Role of stacking faults in solid state transformations

Pandey, Dhananjai (1988) Role of stacking faults in solid state transformations Bulletin of Materials Science, 10 (1-2). pp. 117-132. ISSN 0250-4707

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This article illustrates the two different roles played by stacking faults in solid state transformations viz. (i) in accommodating part of the transformation strains as observed in the noble metal-based alloys undergoing martensitic transformations, and (ii) in providing a mechanism for changing the stacking sequence of layers in a variety of materials like SiC, ZnS, Co and its alloys, and certain steels. Diffraction patterns taken from the martensitic phases of noble-metal-based alloys as well as from SiC and ZnS crystals undergoing transformation from one close-packed modification to another reveal the presence of characteristic diffuse streaks. It is shown that from a theoretical analysis of the observed intensity distribution along streaked reciprocal lattice rows in terms of physically plausible models for the geometry and distribution of faults, one can make a choice between various possible routes for transformation. From simple computer simulation studies, it is shown that the observed arrest of transformations in SiC is essentially due to the insertion of stacking faults in a random space and time sequence leading to an irregular distribution of solitons.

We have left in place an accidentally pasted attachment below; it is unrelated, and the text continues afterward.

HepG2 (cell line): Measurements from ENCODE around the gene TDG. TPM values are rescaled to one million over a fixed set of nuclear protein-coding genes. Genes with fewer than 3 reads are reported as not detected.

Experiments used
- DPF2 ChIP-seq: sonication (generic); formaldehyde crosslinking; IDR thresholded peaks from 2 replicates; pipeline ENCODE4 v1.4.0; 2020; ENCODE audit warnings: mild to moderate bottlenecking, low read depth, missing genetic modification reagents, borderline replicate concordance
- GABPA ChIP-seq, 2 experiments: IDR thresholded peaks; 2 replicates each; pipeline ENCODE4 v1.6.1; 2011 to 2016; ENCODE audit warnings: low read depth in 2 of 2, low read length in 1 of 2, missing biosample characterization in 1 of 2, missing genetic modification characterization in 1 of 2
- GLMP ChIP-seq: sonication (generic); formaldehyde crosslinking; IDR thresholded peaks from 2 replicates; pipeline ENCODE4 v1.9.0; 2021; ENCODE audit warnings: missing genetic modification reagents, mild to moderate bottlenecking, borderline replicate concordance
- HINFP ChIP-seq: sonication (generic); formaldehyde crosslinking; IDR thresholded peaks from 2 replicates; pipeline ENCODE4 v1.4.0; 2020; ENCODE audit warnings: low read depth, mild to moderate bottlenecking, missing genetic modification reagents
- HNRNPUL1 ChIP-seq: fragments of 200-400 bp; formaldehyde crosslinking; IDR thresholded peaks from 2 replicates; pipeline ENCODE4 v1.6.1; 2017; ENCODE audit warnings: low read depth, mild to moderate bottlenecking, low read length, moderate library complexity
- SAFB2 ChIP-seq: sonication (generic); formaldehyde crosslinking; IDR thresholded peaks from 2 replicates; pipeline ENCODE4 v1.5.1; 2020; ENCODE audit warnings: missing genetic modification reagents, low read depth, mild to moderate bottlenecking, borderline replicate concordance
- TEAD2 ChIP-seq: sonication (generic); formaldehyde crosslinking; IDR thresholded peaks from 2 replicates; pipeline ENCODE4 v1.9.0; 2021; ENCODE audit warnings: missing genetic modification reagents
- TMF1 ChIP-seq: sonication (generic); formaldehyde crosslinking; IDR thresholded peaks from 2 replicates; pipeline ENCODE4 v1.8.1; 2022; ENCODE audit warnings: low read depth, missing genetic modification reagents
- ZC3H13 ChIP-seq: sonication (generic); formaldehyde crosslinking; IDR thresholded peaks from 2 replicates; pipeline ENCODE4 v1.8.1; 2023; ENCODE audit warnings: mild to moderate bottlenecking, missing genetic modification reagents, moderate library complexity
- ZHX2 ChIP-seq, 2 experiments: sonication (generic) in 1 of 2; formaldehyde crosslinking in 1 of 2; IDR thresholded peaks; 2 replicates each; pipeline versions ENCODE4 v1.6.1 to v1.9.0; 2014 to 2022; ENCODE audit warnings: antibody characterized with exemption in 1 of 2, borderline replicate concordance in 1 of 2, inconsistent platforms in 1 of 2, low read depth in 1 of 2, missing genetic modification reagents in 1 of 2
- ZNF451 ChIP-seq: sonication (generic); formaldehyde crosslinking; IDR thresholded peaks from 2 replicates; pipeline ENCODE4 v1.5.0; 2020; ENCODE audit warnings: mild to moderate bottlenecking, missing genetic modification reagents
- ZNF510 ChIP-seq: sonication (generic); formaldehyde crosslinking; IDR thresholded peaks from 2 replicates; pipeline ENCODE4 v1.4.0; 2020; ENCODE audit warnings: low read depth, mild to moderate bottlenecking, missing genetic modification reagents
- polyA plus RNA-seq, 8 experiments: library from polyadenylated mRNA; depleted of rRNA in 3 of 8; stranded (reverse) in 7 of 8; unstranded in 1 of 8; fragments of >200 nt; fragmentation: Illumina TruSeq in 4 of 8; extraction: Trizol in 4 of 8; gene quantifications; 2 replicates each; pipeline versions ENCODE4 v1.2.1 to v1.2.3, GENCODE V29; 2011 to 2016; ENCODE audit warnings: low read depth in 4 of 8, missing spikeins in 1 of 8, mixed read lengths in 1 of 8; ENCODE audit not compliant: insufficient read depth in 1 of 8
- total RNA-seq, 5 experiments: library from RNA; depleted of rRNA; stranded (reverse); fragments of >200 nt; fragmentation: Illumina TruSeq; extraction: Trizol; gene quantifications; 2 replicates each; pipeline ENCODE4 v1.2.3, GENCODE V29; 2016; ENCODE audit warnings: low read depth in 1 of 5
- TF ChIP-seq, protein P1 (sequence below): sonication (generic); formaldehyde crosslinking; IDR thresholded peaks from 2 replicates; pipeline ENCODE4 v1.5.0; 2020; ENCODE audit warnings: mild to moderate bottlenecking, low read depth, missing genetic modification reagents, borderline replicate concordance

Item Type:Article
Source:Copyright of this article belongs to Indian Academy of Sciences.
Keywords:Stacking Fault; Solid State Transformation; Martensitic Transformation; Noble Metal-based Alloys; Computer Simulation
ID Code:88773
Deposited On:29 Mar 2012 14:36
Last Modified:19 May 2016 03:32

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